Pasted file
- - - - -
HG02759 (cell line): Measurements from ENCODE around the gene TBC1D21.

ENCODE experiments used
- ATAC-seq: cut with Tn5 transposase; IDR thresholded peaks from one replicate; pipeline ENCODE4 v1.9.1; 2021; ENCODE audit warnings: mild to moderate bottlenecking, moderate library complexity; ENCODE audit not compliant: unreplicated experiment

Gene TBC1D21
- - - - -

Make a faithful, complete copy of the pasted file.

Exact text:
HG02759 (cell line): Measurements from ENCODE around the gene TBC1D21.

ENCODE experiments used
- ATAC-seq: cut with Tn5 transposase; IDR thresholded peaks from one replicate; pipeline ENCODE4 v1.9.1; 2021; ENCODE audit warnings: mild to moderate bottlenecking, moderate library complexity; ENCODE audit not compliant: unreplicated experiment

Gene TBC1D21